Penn State International Law Review


Francisco Reyes

First Paragraph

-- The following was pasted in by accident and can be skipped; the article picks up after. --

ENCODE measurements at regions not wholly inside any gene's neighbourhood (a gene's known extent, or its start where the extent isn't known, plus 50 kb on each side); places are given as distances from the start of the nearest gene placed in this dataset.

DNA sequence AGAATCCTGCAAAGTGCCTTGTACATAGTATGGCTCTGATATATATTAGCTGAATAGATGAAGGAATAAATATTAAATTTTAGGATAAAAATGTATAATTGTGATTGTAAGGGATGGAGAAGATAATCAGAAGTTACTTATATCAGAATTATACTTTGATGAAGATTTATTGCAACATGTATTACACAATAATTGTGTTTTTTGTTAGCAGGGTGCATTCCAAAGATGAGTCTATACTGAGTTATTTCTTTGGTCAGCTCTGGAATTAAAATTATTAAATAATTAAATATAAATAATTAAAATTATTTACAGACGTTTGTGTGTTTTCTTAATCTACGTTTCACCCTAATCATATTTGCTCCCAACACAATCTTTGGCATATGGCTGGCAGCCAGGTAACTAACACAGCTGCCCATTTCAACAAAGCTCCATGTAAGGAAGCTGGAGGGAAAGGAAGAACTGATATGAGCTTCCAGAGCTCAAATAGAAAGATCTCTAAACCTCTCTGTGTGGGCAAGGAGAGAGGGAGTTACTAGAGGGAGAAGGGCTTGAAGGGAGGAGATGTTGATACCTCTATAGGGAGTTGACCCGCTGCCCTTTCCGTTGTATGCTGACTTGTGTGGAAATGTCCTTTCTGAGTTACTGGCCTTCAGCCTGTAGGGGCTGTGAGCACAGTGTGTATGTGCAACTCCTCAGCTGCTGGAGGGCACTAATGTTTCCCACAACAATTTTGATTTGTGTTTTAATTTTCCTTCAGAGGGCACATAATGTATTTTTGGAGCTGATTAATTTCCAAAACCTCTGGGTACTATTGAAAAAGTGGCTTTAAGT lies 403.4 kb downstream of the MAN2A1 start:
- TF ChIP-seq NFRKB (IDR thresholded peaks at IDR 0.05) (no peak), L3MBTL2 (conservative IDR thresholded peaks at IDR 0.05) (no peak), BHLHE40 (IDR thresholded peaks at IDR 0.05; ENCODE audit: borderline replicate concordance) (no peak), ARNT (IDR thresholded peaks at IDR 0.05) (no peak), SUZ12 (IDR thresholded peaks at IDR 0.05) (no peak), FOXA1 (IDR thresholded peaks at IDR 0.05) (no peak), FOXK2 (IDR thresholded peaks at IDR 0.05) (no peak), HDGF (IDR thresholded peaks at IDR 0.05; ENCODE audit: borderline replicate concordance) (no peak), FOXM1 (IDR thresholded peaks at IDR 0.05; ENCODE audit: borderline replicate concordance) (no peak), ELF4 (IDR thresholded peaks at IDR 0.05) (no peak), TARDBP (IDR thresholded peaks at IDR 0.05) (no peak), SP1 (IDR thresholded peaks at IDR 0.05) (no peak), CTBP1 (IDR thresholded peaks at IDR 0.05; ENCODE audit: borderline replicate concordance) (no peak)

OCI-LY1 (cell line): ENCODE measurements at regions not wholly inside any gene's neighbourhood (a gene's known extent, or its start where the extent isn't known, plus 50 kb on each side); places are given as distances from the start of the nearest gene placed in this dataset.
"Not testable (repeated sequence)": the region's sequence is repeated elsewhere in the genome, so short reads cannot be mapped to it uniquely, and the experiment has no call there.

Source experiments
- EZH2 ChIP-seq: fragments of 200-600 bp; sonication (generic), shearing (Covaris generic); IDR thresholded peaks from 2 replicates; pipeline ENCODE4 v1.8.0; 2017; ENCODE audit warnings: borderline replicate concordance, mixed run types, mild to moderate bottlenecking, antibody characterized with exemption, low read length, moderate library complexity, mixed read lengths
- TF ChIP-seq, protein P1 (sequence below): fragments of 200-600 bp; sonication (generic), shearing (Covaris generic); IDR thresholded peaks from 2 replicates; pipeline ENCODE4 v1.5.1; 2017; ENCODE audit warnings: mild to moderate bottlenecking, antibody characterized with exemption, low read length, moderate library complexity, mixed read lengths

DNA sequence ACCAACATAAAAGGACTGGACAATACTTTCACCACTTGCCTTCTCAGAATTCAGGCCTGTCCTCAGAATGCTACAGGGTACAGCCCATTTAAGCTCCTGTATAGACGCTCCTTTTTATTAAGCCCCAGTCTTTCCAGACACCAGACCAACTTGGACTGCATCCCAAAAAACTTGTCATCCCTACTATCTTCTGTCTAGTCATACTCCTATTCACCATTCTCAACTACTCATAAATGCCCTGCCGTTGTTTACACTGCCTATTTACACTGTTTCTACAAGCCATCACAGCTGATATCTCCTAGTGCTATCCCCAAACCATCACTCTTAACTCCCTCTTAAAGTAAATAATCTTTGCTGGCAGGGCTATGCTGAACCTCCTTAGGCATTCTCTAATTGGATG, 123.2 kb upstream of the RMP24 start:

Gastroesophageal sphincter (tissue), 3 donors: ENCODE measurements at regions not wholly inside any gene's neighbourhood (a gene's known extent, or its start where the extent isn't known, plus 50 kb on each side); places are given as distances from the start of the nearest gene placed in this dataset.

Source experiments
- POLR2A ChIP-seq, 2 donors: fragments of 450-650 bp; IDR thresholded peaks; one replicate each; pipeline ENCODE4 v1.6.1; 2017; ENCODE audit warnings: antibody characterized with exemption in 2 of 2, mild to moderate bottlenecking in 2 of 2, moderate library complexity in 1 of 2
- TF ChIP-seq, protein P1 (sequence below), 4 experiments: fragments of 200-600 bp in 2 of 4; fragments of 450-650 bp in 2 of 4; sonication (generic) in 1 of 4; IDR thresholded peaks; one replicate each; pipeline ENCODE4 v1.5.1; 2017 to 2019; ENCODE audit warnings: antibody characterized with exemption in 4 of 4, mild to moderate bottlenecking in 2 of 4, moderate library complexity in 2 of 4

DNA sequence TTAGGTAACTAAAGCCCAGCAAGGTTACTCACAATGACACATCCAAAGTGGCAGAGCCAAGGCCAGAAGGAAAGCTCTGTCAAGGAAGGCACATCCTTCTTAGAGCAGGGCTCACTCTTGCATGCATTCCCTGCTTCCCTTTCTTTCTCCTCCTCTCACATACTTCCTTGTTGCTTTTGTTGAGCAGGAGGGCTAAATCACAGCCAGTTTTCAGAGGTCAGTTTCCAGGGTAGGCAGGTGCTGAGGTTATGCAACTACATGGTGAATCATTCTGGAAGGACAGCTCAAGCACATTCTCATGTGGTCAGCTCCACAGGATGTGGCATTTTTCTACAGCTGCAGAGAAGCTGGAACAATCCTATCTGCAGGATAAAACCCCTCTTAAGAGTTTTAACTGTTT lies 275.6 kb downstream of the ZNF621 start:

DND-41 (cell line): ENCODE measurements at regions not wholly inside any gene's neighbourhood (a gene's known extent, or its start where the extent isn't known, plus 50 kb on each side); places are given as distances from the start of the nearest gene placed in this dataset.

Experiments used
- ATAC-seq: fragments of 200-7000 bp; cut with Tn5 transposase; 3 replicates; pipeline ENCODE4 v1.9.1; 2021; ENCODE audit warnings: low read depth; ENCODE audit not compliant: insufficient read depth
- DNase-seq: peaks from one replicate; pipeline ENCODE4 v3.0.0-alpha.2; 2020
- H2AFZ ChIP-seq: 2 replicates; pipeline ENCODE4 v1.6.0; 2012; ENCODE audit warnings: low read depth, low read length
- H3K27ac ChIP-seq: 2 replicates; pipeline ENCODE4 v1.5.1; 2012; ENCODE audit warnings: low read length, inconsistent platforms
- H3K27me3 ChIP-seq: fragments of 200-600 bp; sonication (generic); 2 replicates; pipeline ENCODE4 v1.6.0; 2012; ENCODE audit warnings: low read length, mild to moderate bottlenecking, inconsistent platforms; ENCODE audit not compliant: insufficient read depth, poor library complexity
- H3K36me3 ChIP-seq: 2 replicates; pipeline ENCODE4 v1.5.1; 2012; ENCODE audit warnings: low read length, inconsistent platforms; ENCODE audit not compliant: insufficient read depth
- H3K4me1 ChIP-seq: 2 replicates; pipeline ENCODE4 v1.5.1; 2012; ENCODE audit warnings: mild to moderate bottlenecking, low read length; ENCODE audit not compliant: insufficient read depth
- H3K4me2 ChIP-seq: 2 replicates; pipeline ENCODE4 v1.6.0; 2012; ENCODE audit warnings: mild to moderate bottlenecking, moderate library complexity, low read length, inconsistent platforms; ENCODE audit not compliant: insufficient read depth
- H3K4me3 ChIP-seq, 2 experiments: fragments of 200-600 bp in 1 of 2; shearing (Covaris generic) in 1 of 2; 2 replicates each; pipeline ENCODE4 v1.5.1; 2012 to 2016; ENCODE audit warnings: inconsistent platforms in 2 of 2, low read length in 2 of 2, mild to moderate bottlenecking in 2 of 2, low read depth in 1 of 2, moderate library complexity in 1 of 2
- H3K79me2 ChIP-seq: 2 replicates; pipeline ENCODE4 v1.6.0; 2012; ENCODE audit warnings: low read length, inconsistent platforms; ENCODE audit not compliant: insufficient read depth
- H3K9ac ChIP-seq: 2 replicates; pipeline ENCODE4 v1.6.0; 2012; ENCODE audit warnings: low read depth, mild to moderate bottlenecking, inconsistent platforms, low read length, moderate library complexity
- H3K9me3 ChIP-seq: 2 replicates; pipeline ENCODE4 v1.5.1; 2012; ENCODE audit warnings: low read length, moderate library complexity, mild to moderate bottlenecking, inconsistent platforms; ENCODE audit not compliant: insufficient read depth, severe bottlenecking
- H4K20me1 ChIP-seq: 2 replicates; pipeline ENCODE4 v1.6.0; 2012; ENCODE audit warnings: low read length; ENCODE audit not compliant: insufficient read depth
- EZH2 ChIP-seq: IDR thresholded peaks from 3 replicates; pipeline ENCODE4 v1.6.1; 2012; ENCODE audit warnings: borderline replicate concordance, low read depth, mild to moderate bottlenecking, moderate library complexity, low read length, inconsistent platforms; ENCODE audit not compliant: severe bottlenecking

The wave of corporate governance reforms that has permeated all of the systems of Latin America has not significantly impacted the legislation applicable to closely held companies. This appears to be a misdirected approach since the region's economic reality is characterized by family control and concentrated ownership. Surprisingly, most legal reforms in this field have targeted agency problems more commonly arising in the context of dispersed equity ownership models. Corporate governance reforms such as mandatory independent directors, auditing committees, and certification of financial statements have become commonplace in securities regulations across the region. Albeit important in improving the legal framework of listed companies, most of these legal reforms disregard the basic underlying agency problem between controlling shareholders and their minority counterparts. Regulatory provisions for non-listed firms impose severe restrictions on private ordering and prevent parties from contracting around cumbersome imperative norms. In fact, provisions concerning all aspects of corporate governance, minority shareholders' rights, structural changes, mergers, dissolution, and liquidation are overwhelming. These suboptimal anachronistic approaches are justified on the grounds of public policy and defended at any cost by local legal operators.